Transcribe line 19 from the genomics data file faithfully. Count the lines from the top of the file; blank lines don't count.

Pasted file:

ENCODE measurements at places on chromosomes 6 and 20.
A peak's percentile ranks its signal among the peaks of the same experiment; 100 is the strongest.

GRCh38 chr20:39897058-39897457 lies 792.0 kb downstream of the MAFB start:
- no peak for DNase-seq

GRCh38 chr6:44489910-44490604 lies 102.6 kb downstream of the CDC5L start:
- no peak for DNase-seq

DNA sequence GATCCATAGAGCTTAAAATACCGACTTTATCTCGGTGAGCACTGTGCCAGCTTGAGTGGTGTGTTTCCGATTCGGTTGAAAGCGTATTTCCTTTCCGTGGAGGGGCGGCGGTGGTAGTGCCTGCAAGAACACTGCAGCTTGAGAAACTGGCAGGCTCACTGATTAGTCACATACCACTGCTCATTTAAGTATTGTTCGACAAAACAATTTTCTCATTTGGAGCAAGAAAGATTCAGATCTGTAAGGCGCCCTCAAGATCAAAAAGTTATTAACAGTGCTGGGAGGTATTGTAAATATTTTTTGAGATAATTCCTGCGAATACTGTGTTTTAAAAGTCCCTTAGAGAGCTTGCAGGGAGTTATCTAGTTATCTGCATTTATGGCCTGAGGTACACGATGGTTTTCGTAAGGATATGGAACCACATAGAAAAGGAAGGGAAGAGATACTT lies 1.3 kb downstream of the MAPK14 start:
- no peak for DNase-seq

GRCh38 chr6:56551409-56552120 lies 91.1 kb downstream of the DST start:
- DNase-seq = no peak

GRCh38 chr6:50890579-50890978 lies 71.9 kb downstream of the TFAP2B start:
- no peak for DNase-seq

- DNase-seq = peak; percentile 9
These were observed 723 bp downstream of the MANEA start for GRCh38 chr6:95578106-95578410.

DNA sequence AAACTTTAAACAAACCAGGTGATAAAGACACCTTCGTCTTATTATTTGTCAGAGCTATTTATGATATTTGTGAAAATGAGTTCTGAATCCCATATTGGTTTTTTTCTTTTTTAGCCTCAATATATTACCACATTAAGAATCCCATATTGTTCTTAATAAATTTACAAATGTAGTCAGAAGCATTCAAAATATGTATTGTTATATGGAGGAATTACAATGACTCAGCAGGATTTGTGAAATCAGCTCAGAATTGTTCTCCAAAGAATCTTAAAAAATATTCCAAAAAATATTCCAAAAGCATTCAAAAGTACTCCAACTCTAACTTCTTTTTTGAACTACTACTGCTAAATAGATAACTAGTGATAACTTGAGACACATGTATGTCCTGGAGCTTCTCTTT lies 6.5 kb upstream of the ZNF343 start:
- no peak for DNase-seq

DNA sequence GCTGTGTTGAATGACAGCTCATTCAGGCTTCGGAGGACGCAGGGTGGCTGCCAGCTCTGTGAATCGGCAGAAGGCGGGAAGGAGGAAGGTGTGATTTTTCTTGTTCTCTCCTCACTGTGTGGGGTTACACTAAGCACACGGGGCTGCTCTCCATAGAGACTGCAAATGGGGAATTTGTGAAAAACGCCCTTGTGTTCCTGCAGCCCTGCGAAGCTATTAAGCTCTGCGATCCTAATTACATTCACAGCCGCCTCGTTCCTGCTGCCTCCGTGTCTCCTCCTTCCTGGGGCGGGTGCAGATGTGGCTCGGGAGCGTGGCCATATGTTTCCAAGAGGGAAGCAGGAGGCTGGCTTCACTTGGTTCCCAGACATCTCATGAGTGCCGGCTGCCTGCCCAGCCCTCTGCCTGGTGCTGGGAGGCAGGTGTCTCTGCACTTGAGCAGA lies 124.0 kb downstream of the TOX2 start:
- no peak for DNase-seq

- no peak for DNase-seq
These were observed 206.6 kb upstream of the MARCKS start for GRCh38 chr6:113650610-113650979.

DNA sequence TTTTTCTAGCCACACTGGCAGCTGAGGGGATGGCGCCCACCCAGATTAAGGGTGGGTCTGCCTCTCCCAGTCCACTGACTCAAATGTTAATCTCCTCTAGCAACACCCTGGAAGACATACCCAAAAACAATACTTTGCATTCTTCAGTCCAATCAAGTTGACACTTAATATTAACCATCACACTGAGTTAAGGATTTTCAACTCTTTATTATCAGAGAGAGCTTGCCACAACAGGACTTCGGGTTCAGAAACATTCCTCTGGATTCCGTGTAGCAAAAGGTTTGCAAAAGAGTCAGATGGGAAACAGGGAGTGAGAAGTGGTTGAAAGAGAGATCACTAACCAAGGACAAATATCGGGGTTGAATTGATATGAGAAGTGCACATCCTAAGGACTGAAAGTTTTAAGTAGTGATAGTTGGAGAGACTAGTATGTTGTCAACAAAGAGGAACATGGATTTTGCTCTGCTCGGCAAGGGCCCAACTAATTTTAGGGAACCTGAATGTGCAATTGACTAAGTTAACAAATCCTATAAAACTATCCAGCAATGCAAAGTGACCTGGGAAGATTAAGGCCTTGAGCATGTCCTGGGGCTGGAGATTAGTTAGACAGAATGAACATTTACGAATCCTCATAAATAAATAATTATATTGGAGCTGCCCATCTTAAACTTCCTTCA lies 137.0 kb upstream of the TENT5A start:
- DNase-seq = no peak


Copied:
- no peak for DNase-seq